It's a bold move to begin saying that VOIP is starting to make traditional voice obsolete but it's already started. Skype's the 800-pound gorilla in the room now but I think like any young market, being the first or the biggest is a terrific position to be in but it's never over with giants like Microsoft and Google coming after you.
Plus, voice being a traditional market for a lot of telecoms, they're not going to go quietly and just cede the market to others. These guys are fighting, possibly, for their survival in a fast changing mobile market.
Over the next year, we're likely to see major changes in how wireless providers change their business models to accommodate the demand for VOIP instead of traditional voice plans. We're going to see deal cut in such a way that they'll get a piece of the revenue generated from such a move.
How about platforms like the iPhone and Android? It's a little different here. No one knows what Apple's going to do given how they like to share nothing. For Google, I can't think of anyone who doesn't believe VOIP is a market they're going to take Google Voice into. This is probably why Apple hasn't approved Google's official Voice app. Of course, this tells us where Apple's going as well.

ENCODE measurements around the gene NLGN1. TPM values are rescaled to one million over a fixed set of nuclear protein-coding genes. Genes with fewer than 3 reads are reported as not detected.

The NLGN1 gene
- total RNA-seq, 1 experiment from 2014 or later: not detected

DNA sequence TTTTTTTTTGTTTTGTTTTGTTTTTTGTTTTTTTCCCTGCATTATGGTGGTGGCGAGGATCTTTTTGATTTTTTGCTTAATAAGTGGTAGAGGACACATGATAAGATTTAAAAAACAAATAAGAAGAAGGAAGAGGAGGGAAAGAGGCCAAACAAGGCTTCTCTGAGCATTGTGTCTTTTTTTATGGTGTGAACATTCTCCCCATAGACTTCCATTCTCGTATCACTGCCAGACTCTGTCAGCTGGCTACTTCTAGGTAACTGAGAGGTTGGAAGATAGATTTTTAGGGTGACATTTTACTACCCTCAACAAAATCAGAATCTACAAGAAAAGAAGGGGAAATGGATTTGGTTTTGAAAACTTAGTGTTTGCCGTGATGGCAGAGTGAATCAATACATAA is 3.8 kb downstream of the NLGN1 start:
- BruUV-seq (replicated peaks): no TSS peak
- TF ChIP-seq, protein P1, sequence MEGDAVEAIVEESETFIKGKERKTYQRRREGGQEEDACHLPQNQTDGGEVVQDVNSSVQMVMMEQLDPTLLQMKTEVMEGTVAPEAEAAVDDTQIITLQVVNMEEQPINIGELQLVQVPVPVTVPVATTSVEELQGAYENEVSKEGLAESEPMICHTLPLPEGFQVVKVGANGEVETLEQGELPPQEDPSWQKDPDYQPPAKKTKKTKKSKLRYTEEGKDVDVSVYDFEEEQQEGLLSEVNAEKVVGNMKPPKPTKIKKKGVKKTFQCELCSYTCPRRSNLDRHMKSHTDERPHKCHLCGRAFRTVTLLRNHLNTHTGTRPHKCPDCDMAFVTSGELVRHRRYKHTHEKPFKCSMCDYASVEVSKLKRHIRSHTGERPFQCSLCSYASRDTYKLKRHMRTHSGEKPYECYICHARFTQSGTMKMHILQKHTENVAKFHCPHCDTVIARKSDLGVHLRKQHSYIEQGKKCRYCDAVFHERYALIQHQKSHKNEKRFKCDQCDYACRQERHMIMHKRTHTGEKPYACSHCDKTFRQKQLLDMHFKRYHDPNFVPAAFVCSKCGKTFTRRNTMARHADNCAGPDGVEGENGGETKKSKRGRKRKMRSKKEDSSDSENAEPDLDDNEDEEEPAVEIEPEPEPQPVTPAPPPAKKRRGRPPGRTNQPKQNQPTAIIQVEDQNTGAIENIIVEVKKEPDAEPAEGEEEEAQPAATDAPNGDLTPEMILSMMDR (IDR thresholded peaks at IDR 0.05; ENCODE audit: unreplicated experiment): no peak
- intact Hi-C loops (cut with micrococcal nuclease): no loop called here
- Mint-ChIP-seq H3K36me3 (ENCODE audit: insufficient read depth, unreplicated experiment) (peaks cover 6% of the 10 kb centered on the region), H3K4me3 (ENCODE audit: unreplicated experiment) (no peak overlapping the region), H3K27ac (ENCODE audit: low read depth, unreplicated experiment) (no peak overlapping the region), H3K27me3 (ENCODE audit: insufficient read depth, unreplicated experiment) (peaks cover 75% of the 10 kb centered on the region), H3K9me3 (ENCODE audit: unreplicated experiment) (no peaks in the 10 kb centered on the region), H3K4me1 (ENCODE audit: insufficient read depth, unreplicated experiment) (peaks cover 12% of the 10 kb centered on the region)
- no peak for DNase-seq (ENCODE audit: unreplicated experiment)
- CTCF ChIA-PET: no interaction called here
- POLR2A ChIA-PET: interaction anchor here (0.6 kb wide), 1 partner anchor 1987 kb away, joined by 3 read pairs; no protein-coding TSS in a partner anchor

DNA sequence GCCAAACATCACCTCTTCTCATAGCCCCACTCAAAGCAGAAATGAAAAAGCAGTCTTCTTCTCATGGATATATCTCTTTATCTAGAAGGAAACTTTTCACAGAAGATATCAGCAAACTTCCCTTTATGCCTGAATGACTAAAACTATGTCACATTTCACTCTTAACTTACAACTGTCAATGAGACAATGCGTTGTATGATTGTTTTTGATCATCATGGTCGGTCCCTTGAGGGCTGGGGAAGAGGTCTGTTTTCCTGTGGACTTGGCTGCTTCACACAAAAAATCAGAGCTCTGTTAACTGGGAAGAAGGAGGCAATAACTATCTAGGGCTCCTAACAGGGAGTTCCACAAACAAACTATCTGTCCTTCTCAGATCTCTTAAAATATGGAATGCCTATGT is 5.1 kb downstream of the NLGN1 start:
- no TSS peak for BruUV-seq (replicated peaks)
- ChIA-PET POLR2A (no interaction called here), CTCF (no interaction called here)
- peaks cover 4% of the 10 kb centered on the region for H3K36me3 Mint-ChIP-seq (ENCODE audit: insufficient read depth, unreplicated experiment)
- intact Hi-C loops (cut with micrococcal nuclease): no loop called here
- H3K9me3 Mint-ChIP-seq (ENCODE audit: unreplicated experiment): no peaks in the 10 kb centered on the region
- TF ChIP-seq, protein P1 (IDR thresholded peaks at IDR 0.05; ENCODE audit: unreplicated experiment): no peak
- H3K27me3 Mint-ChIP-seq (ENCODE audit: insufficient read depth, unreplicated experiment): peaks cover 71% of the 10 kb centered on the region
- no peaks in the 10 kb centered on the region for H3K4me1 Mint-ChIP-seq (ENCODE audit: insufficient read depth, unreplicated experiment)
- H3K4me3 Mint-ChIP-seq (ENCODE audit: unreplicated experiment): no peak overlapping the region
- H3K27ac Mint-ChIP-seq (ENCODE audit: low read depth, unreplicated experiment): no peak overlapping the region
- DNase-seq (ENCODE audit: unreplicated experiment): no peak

For Nokia, RIM, and Palm, they'll probably be making deals with the likes of Skype. I think acquisitions are also possible. So for those mobile warriors that work in VOIP startups, prepare to be rich or close to it.
Microsoft just unveiled their Windows Phone Series, aka Windows Mobile 7. I'm sure we'll see more in the coming days but with its tight integration with Live services, I foresee VOIP features as a part of MSN Messenger. And soon.
For now, as mobile users, we just have to wait and let the coming storm settle. See who's still in the race. And as confusing as it'll be, we're the ones who get to pick the winners. And the market is big enough for multiple VOIP providers.